This guide will tell you what Occupational Therapy is, how it can help, who can be referred and how.
The purpose of Occupational Therapy is to improve your ability to do everyday tasks if you're having difficulties.
Occupational therapists work with people of all ages and can look at all aspects of daily life. They:
- look at activities you find difficult and see if there's another way you can do them
- consider all of your needs - physical, psychological, social and environmental.
This support can make a real difference in the way you feel about your future.
To read more about Occupational Therapy to The Royal College of Occupational Therapists.
2. Who can we help
If you're over 18 and have a long-term health condition resulting in disability and need help to:
- enter and leave your home
- wash, bath and use the toilet
- use living and sleeping areas
- use food preparation and cooking areas
- access some of the garden
- reduce risks in your home related to your impairment.
3. When can’t we help
We are not able to help if:
- your health condition is short term and expected to improve e.g hip replacement
- you've been discharged from hospital in the last two weeks and the NHS made the discharge arrangements
- you need a period of rehabilitation to overcome the physical, psychological and social problems caused by ill health, speak to your GP about a referral to Community Therapy
- you need equipment for employment or education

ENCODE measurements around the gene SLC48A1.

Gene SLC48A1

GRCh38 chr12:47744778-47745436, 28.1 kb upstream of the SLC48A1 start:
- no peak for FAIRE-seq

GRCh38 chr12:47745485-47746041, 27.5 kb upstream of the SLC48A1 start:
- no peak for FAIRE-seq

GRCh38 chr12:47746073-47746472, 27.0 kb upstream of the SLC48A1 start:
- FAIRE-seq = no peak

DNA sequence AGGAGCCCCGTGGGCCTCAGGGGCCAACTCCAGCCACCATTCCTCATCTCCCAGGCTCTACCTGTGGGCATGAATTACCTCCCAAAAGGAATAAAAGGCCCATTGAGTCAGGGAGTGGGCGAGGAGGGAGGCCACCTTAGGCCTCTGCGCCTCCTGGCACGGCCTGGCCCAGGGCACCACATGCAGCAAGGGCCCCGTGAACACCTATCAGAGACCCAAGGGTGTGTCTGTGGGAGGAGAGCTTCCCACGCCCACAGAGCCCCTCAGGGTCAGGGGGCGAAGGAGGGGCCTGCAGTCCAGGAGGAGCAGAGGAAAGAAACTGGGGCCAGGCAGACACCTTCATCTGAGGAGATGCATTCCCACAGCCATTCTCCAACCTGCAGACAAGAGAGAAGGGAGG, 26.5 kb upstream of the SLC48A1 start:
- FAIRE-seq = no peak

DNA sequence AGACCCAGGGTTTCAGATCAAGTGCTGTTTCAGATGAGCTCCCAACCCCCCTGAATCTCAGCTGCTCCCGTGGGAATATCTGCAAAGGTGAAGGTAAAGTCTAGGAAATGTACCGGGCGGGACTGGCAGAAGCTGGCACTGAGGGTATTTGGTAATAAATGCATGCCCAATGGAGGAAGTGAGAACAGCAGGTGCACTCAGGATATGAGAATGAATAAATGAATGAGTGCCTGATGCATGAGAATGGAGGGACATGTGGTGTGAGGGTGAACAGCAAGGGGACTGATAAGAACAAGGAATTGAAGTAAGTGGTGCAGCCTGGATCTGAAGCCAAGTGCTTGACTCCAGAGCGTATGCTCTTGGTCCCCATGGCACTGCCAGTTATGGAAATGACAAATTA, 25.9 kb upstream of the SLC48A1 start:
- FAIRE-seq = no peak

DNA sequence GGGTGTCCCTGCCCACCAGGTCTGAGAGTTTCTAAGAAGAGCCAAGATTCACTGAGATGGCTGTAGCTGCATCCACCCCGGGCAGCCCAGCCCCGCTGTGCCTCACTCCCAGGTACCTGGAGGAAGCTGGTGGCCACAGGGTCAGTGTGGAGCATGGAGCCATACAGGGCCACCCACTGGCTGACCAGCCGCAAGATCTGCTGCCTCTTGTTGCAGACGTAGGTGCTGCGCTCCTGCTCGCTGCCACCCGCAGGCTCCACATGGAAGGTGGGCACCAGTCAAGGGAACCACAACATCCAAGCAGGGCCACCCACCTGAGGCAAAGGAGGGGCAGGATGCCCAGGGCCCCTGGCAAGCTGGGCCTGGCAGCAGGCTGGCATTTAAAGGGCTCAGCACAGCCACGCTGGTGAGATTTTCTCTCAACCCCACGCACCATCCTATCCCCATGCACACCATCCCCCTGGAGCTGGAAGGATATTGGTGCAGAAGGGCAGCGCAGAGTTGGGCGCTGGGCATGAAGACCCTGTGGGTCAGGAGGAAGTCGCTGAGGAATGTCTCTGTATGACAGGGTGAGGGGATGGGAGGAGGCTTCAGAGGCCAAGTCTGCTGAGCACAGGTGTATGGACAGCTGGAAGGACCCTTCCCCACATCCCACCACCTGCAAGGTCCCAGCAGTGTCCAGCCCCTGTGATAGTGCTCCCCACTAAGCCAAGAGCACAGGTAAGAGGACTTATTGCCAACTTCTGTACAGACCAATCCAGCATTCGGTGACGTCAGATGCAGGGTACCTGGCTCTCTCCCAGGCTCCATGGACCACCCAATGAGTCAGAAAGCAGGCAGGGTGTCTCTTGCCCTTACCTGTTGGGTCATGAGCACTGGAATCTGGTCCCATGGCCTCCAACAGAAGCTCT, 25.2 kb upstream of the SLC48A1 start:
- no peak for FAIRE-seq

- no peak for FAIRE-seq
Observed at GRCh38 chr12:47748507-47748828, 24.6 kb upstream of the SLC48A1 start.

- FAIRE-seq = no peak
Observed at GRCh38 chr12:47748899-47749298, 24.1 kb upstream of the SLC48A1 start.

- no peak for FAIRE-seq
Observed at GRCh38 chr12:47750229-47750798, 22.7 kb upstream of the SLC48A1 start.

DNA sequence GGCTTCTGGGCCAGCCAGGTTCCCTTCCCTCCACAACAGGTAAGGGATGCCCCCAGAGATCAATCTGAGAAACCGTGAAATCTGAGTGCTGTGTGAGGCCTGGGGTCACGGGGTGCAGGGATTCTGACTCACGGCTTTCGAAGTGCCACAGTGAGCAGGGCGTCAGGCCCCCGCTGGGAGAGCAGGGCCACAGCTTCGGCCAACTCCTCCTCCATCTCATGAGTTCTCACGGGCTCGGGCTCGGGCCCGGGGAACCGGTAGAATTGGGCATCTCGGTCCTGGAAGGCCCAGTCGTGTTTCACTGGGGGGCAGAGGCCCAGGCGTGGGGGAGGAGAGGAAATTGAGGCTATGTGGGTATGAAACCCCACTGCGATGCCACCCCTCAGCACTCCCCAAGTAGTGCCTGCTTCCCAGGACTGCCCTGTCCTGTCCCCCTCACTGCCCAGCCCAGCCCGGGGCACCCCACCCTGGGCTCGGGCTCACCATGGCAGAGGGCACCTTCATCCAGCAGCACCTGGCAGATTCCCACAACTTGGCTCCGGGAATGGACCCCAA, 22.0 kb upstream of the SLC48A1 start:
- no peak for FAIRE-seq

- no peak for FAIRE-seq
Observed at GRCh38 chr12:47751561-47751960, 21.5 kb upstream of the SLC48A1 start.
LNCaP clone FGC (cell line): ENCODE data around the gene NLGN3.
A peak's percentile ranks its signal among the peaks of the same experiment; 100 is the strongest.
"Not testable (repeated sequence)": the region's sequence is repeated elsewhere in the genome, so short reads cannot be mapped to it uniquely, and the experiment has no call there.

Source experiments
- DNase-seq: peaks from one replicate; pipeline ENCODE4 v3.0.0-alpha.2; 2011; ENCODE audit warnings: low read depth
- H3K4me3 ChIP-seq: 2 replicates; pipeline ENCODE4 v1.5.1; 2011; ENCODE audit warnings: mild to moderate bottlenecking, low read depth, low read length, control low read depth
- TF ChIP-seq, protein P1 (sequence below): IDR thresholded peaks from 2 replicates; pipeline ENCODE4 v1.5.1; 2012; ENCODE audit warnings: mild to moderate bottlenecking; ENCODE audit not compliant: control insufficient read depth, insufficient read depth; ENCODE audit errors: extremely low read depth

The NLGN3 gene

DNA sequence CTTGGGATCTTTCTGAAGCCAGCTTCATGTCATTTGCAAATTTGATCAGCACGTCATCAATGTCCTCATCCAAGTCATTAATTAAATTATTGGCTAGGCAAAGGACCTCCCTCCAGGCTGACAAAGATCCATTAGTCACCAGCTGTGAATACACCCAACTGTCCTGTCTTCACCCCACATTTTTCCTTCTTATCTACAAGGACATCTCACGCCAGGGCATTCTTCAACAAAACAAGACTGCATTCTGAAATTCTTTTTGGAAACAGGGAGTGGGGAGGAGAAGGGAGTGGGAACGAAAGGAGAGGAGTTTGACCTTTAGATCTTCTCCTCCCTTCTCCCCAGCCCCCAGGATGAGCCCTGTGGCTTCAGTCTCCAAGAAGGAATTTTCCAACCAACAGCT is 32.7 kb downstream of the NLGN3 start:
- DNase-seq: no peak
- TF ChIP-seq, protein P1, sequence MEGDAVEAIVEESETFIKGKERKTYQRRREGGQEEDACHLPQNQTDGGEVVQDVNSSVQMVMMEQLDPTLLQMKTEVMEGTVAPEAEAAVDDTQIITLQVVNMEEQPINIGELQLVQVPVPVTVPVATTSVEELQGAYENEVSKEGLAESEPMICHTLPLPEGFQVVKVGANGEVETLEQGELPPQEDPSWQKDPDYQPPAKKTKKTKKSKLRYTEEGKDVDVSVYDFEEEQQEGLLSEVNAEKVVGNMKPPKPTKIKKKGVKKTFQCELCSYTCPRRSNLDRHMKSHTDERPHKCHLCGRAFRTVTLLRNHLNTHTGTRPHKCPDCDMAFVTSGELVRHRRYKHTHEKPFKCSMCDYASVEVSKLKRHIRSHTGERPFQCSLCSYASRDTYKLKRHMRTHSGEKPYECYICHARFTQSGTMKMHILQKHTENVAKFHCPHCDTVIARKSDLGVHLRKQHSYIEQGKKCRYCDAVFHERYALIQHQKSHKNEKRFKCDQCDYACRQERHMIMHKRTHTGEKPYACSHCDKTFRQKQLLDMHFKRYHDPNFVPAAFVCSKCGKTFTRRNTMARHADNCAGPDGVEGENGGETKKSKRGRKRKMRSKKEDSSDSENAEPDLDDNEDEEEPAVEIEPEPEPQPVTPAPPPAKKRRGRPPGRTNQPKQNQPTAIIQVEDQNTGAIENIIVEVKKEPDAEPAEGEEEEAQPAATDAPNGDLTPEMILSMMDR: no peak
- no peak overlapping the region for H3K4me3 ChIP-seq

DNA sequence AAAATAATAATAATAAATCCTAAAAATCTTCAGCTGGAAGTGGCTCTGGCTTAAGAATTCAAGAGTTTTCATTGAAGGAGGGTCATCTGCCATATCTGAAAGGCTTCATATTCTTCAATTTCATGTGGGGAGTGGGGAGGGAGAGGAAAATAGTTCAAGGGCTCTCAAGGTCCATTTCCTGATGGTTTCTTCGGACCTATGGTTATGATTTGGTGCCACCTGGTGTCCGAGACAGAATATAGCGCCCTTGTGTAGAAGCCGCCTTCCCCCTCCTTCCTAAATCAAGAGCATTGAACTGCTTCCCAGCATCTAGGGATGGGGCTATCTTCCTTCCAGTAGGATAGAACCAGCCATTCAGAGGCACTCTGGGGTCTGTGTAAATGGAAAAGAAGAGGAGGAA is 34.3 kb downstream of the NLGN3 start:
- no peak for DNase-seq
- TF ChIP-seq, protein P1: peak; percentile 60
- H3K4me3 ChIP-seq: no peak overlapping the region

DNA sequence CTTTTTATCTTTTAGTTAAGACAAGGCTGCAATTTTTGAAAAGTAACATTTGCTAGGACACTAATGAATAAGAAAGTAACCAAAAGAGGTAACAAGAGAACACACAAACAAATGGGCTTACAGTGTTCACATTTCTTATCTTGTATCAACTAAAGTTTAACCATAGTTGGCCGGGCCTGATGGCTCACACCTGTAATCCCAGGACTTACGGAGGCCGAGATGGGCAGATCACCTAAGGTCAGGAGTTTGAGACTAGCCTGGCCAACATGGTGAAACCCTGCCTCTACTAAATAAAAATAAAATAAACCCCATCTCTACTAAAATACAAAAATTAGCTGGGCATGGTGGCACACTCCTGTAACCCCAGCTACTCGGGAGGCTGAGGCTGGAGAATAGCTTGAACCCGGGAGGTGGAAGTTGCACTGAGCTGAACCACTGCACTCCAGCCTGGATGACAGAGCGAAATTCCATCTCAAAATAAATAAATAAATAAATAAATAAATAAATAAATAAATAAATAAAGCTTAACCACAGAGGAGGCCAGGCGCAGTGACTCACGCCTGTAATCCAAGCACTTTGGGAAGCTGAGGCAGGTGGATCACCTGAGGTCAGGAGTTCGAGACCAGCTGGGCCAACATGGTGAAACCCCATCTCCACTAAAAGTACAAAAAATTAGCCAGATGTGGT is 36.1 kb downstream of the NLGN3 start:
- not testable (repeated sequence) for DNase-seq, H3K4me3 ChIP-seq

- where assessment is required for mobility equipment:
- walking frames: ask your GP for a physiotherapy referral
- wheelchairs: ask your GP for a referral to Wheelchair Services
- you need only small pieces of equipment which you can buy from a range of independent local suppliers, pharmacy’s, DIY stores or on-line
- have bought a mobility scooter, as it is your responsibility to ensure that you can store it, charge it and access your home with it.
4. How to help yourself
To find out about the care and support that will help you to live independently for as long as possible, you can fill out an Adult Care referral form which will give us a picture of your current state and needs.
To be referred directly to Occupational Therapy you need to see your GP and talk to them about the referral.
If you're looking for ideas to adapt your home yourself or buy your own equipment, you’ll find suppliers on Well Aware.
To see displays about how you can make your home more accessible, visit Bristol Home Independence Centre
If you are a council tenant, you can get certain things from the AH self-referral list, go to Accessible Homes self-referral list or call 0117 9037292.
Examples of equipment or adaptations you would need to buy yourself are adapted cutlery or cups, lever taps and riser-recliner chairs.
You can sign up for Staying Steady exercises which could help you if you’re feeling unsteady when moving around, are concerned about falling or are less mobile than you’d like to be.
5. How the referral process works
When we receive the referral we triage it and may phone you to assess the best way of responding.
After the phone assessment we may:
- provide advice or tell you about options that will help you to help yourself
- suggest another service that may be better suited to what you need
- be able to arrange for equipment or minor adaptations that will help you to be able to remain independent in your home
- offer an appointment at an Assessment Centre.
Sometimes you may need an Occupational Therapist (OT) or Occupational Therapy Aide (OTA) to visit you in your home.
6. Referral form
Fill in the form for the public if you want to refer yourself, your friend or an adult family member for the occupational therapy.
If you are a professional, you should fill in the occupational therapy referral for professionals.
If you're a parent or carer and you want to refer a child for occupational therapy, you can do this on our Local Offer site.
If you're a professional and you want to refer a child for occupational therapy, you need to use our Make an Occupational Therapy referral for a child form.